The danger train strikes again

Well, while Kevin and Anne [woops! That should be Kevin and Callie!] are off to the sunny Near East, I'm picking up the slack a bit by noting that the Danger Train has struck (a vehicle) again, just about an hour ago. Since the accident just happened, the details are pretty sketchy:

One of the train's passengers a person in a wheelchair was taken to St. Joseph's hospital by ambulance, they said. No other injuries were reported. All passengers of the train will be offloaded while Metro authorities consider whether to start a bus bridge along the route to bypass the accident scene.

Would it be too much to ask to build a train bridge to bypass the entire route? Evidently so, given Metro's expansion plans.

The cause of the accident is under investigation, officials said.

Hint: Elementary physics and stupid design are at fault. Two objects cannot occupy the same space at the same time; therefore, putting trains and cars on the same street is a bad idea -- but only if the trains carry freight, apparently!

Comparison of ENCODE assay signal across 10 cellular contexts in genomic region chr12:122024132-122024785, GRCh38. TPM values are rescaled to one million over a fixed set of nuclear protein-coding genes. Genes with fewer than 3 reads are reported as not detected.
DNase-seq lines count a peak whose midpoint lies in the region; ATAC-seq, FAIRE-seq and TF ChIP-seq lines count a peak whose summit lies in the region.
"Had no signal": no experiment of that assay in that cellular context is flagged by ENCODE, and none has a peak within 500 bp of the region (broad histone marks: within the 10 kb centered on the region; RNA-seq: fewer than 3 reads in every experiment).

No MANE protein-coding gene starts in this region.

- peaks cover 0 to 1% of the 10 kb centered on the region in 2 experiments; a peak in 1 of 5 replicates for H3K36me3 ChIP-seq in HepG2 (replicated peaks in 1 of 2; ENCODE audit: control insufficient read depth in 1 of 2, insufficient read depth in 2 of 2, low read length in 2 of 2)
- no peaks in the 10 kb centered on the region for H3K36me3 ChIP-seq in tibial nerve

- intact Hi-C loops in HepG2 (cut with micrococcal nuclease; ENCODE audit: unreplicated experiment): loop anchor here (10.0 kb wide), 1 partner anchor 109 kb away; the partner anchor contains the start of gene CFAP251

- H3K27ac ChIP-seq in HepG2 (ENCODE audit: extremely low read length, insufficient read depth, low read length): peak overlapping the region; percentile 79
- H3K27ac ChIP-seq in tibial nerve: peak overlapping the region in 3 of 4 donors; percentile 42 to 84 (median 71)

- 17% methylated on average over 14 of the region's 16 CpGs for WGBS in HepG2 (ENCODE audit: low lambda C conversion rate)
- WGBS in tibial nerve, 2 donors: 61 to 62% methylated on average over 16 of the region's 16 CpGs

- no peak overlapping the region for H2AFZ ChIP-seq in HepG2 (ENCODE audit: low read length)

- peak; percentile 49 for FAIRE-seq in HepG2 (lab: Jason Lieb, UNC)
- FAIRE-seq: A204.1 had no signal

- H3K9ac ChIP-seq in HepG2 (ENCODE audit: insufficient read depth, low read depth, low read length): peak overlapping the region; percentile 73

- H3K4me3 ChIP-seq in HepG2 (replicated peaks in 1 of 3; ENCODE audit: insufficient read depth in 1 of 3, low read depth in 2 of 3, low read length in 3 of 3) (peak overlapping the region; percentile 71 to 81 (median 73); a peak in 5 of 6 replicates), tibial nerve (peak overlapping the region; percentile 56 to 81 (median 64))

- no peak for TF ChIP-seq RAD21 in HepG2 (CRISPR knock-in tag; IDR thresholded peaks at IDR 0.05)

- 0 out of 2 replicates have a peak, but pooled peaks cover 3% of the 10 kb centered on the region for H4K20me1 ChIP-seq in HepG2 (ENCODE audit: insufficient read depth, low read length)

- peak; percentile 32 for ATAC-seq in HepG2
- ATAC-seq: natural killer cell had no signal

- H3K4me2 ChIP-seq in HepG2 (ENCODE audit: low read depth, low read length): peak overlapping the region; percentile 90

UPDATE: As Rorschach points out, the story seems to have changed. Most interesting alteration is that the first story mentions a wheelchair-bound person being taken to the hospital. The new story omits any mention of a wheelchair, and mentions only a "motorized scooter." Equally peculiar, we are informed that the scooter "broke in two" but we are given no information on her injuries, other than "they are considered not life-threatening." This seems to be an awfully mild - and vague - description for personal injuries, given that the scooter broke in two.

One still wonders how a person without a vehicle wrapped around them (meaning unrestricted vision) and, presumably, a red light, could miss something the size of a MetroRail train.

Posted by Ubu Roi @ 09/21/07 06:35 PM | Print |

Bookmark and Share

Previous Entry | Home | Next Entry


+BH Commentary (RSS)
+Contact Us
+Local News Headlines



All content © 2004-09, blogHOUSTON and the respective authors. is powered by Nucleus.

Site design and Nucleus customization are by Kevin Whited.